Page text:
During the Reconstruction era, the Black workers desire for land was inseparable from their quest for self-sufficiency and autonomy. With the temporary defeat of this quest by the forces that conspired to end Reconstruction, this momentum faced a massive setback. While movements for Black national liberation wouldn’t renew themselves until more northward migrations brought Black workers into urban centers in higher numbers, the “embryonic nationalism” and quest for racial unity held by these workers were captured in the movements surrounding Booker T. Washington and other smaller “exodus groups” which set up independent Black settlements throughout the lower-Midwest and southwest in particular.

With the oncoming of the World War I, the position of Black workers again faced major transformations. With the precarious relationship between the US and European nations, immigration from Europe was curtailed—opening up sectors of the labor market to Black workers at unprecedented levels. Baron identifies three key developments that arose from these events: First, the outmigration of millions of African Americans from the South to urban centers in the North; Second, the development of a Black proletariat in these urban centers; and third, the shift away from tenancy farming in the South. According to Baron, while World War I started many of these societal shifts, “World War II was to repeat the process in a magnified form and to place the stamp of irreversibility upon it”.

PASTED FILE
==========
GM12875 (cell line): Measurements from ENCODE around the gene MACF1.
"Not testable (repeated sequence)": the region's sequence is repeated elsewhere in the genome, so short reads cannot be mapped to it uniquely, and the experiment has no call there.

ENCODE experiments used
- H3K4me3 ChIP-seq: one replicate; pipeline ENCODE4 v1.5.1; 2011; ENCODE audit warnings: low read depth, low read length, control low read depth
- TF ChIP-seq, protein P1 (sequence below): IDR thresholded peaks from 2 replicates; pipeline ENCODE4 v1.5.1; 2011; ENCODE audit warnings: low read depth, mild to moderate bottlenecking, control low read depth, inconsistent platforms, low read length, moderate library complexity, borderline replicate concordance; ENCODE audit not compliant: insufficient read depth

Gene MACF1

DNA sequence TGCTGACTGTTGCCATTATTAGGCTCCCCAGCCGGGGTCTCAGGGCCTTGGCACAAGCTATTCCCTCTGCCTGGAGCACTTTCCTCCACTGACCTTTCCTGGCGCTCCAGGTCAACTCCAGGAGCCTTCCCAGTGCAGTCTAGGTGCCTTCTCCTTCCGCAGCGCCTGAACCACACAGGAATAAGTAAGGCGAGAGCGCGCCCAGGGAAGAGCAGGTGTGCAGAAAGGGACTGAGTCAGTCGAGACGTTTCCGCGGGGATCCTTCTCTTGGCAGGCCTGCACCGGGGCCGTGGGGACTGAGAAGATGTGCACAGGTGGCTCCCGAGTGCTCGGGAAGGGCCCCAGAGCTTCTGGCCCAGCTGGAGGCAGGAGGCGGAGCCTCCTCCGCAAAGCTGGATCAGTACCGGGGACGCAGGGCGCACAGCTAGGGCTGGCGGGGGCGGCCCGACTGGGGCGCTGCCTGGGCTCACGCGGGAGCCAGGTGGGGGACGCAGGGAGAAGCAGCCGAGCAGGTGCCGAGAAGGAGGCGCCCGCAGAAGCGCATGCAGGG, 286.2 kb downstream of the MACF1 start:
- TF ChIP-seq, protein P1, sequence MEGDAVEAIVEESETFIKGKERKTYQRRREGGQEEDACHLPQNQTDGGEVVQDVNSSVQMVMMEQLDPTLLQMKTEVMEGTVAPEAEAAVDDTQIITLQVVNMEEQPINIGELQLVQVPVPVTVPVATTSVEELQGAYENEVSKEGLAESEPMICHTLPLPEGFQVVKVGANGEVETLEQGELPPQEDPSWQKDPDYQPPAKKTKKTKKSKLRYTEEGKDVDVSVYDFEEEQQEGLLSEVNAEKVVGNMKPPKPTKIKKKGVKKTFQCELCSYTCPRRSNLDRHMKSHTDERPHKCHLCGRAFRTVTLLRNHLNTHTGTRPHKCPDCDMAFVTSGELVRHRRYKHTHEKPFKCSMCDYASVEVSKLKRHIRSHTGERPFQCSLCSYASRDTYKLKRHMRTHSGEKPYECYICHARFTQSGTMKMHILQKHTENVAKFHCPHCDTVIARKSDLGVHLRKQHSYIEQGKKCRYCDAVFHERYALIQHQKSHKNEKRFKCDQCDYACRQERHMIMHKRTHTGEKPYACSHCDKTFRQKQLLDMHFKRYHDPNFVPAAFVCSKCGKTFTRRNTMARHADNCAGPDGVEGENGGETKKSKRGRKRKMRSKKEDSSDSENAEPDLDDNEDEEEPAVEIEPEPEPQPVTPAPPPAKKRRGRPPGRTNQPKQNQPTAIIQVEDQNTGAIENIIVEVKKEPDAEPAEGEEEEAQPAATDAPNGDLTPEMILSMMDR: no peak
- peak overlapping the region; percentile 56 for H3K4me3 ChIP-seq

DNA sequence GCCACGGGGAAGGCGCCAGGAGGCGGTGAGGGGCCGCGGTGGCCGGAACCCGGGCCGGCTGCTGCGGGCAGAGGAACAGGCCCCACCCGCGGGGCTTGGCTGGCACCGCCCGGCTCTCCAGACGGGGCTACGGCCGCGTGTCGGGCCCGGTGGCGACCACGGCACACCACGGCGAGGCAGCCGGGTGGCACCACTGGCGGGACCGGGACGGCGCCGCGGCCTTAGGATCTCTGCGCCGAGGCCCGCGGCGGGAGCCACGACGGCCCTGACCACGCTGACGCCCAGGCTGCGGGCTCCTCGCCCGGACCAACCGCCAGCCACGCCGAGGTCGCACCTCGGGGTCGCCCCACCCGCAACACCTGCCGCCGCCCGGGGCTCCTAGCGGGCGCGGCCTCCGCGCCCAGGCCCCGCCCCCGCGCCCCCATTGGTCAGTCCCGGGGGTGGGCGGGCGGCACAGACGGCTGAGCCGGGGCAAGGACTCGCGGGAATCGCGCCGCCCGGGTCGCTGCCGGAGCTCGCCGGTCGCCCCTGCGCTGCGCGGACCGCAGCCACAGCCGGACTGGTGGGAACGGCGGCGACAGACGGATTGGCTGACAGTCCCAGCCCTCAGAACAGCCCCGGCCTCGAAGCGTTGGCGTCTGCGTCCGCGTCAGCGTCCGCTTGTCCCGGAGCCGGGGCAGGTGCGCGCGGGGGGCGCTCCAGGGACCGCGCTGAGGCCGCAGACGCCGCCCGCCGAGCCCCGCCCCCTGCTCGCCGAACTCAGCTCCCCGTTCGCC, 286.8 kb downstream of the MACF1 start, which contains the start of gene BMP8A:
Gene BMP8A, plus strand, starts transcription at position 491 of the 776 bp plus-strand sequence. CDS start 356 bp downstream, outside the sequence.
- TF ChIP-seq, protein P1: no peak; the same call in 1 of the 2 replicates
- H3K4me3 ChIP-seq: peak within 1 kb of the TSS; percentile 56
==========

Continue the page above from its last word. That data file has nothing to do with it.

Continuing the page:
In these urban centers, Black workers remained more vulnerable to unemployment and the racist white working class, with help from city and state institutions, carried out violent campaigns of “race riots” throughout urban Black communities in the North. Often, white management would utilize the inclusion of Black workers to divide the work force—causing white workers to draw focus away from inter-class conflicts to confront the Black worker menace they were becoming more confronted with. Furthermore, Black workers were nearly always kept from skilled positions or managements positions. These issues were exacerbated by the tactic of white company owners attracting the subservience of a Black managerial class, made up of Republican anti-union “leaders”, to gain influence in the Black community. In the south, Black workers had little opportunities in southern Industries like mining & lumber, and remain largely restricted to agrarian work throughout the inter-war period.

By the 1970’s, only one-fifth of Black people lived in the South, and the percentage of Black agrarian workers fell to 4% of the Black labor force. The increasing urbanization of Black people brought, among other things, massive changes for the superstructure of racism within the US. For Baron, “it meant the disappearance of the economic foundation on which the elaborate superstructure of legal Jim Crow and segregation had originally been erected.” As monopoly state capitalism matures, economic shifts have caused Black workers in the US, like “non-citizens” from Southern Europe and Northern Africa that fill up the gaps of Western Europe’s labor market, to maintain a marginal status due to their race.